Leading Edge / Summer 2013
Lighting a Revolution

Three grads have developed an LED that uses a fraction of the electricity of other light bulbs


The NanoLeaf light bulb

Not long ago, if you were looking for a new light bulb for your home, your choice was limited to a small selection of energy-inefficient incandescent bulbs.

But recent advances in lighting technology have stocked store shelves with new types of bulbs that use a fraction of the electricity of the old ones. It’s a trend that three University of Toronto alumni are hoping to take even further with a light bulb that they say is among the most energy-efficient in the world.

The NanoLeaf is a new type of light-emitting diode (LED) developed by Christian Yan (BASc 2006), Tom Rodinger (PhD 2007) and Gimmy Chu (BASc 2006). The team’s innovative design uses small LEDs on a folded circuit-board to produce an environmentally friendly and funky-looking light bulb. NanoLeaf plugs into a standard light fixture. It gives off warm light in all directions like an old-fashioned bulb. It turns on right away, and it will last for about 20 years. But it uses just 12 watts of electricity to produce light equivalent to that of an incandescent 100-watt bulb.

NanoLeaf is even more efficient than other LEDs, says Chu, because of its unique bulb and circuit design. It achieves 133 lumens-per-watt, which is a significant improvement over other LEDs on the market (although Philips recently announced a prototype bulb that gets as much as 200 lumens-per-watt).

Chu says NanoLeaf aims to sell the 12-watt bulb for $45 – the same price it offered backers of the company’s KickStarter campaign, which earlier this year raised more than $270,000 for the company. Chu notes that while the NanoLeaf bulb is costly compared to traditional light bulbs, it uses a lot less energy and lasts many times longer than other light bulbs. This means it will save consumers money in the long run – $350 over its lifespan compared to an incandescent bulb, and $50 compared to a compact fluorescent.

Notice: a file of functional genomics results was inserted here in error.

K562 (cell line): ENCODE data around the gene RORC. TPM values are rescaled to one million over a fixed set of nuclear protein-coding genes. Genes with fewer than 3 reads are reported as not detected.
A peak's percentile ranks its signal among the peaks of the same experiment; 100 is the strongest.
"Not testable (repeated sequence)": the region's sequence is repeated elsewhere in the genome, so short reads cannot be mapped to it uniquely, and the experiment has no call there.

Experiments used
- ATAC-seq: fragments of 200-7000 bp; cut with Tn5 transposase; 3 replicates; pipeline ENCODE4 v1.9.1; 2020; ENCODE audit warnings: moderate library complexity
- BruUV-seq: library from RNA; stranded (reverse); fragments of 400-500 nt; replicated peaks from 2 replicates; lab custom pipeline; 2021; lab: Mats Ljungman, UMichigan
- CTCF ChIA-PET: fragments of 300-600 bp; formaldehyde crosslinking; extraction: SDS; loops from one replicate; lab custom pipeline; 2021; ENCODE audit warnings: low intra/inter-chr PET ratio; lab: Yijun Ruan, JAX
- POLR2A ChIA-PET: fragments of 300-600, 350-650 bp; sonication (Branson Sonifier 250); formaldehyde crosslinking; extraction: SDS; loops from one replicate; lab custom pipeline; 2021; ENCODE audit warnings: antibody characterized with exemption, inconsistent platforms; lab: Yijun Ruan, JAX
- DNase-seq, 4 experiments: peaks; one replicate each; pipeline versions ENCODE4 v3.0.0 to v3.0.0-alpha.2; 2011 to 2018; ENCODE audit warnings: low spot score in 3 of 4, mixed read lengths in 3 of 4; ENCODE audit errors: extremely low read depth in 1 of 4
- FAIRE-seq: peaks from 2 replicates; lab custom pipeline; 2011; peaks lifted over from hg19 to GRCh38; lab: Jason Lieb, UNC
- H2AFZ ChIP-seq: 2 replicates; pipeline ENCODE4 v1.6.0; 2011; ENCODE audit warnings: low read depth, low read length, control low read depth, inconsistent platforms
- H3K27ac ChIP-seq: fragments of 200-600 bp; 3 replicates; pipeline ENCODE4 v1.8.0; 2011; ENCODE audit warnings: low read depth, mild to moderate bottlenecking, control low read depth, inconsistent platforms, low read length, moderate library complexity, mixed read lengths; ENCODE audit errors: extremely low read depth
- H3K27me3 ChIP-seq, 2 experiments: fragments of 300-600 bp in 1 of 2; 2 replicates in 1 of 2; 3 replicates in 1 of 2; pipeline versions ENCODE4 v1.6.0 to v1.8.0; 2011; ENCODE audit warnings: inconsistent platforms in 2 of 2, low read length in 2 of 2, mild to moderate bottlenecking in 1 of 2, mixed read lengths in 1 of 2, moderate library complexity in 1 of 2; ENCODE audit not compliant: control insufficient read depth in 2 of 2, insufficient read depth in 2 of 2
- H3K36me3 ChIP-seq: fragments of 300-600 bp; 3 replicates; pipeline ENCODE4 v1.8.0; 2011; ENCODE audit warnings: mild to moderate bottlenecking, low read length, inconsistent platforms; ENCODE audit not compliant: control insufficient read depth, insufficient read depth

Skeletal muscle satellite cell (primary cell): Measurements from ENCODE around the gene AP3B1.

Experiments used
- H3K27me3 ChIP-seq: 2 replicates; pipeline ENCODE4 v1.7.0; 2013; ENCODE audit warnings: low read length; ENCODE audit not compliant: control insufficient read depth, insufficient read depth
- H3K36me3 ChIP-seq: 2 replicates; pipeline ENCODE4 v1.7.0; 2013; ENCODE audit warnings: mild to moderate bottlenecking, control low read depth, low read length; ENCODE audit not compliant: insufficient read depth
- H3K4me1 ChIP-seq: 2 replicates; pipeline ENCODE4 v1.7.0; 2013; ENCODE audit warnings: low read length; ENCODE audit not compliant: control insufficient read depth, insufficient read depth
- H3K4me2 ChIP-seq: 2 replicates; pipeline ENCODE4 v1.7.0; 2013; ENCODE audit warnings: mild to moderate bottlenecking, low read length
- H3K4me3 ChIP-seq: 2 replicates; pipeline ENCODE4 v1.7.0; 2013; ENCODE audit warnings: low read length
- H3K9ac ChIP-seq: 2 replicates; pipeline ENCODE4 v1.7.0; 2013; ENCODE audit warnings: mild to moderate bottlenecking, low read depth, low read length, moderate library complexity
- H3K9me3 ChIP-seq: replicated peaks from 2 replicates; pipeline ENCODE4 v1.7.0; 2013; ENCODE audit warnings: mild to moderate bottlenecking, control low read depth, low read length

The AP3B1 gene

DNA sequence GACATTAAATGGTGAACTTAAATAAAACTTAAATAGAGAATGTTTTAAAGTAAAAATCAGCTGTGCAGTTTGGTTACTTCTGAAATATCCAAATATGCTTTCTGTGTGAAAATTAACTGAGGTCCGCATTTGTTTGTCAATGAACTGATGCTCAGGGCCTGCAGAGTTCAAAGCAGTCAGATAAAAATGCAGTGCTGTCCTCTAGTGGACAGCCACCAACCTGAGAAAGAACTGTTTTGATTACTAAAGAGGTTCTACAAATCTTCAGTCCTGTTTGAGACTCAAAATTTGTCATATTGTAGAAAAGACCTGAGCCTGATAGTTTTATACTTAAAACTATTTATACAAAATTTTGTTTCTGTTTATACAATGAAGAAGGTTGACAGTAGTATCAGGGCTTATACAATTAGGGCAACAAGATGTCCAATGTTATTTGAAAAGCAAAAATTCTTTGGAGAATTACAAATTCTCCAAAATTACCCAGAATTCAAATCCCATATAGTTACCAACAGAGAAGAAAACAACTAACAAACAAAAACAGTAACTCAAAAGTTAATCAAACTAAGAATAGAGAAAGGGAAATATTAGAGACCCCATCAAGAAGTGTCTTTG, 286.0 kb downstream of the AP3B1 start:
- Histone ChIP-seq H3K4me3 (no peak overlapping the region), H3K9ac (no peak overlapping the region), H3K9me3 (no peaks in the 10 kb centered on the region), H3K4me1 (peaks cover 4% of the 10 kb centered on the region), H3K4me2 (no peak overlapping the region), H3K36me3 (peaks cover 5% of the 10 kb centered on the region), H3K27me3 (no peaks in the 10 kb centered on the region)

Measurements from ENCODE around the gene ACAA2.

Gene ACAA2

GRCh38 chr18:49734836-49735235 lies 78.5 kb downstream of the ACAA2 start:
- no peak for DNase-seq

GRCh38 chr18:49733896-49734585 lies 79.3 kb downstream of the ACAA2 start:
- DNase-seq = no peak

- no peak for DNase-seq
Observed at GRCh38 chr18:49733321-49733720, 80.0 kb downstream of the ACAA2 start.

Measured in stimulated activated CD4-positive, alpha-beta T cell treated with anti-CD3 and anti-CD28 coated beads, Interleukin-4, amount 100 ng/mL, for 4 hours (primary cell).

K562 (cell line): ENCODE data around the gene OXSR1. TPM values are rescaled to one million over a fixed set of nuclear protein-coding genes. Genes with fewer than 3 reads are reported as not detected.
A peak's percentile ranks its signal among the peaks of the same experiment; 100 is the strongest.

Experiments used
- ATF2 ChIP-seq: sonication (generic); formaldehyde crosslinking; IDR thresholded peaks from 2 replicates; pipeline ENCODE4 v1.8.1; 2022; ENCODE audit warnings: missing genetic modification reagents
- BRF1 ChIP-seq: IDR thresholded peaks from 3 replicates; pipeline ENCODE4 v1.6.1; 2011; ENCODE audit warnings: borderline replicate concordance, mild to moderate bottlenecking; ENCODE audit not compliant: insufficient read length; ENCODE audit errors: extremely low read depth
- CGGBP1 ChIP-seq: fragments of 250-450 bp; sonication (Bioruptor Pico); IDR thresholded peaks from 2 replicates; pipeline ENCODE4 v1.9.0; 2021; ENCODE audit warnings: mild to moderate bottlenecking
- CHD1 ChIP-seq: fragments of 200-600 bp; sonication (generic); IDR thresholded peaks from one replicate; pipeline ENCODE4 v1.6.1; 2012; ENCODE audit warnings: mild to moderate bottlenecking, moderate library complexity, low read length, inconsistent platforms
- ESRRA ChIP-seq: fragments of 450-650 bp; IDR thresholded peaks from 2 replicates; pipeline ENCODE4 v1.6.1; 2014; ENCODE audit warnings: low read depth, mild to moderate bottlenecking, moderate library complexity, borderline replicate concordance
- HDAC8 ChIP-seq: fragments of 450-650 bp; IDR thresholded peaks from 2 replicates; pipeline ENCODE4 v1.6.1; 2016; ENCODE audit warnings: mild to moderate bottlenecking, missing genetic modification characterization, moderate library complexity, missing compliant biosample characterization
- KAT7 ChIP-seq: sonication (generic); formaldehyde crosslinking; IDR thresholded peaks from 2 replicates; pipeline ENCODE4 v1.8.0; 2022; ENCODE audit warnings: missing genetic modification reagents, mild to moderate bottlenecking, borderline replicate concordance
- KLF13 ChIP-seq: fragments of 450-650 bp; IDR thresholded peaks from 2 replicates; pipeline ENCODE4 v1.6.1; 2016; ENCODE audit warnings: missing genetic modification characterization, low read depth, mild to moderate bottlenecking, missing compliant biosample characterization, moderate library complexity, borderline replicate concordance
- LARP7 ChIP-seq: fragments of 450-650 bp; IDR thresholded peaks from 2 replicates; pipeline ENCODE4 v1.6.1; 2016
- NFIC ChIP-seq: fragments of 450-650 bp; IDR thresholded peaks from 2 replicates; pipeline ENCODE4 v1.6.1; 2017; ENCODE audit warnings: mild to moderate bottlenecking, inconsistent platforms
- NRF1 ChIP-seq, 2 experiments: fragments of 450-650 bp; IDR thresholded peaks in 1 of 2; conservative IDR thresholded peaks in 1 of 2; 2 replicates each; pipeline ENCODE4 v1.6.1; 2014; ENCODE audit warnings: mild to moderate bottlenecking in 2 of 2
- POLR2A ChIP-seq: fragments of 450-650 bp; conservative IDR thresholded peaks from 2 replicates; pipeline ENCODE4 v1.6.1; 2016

The company is working with distributors in North America, the Caribbean and Asia to make the product available this fall. Chu says the greatest interest is coming from countries where electricity is most costly. In the meantime, NanoLeaf is focusing on delivering the first batch of bulbs to its Kick-Starter backers.

NanoLeaf’s team of “passionate tree huggers” met while working on U of T’s solar car in 2005. Their interest in developing sustainable products resulted in a partnership that’s spanned years and continents and countless hours of work. The company debuted as “NanoLight” in February, but the partners later changed its name to more accurately reflect its mission and avoid potential legal issues with a pre-existing company.

“I know the NanoLeaf looks a little strange, but it catches people’s attention,” says Yan. “Hopefully people will begin to think more about saving energy and how this in turn will help bring their electricity bills down and lead to a greener future for the world.”

Watch a video on NanoLeaf, the world’s most energy efficient light bulb.


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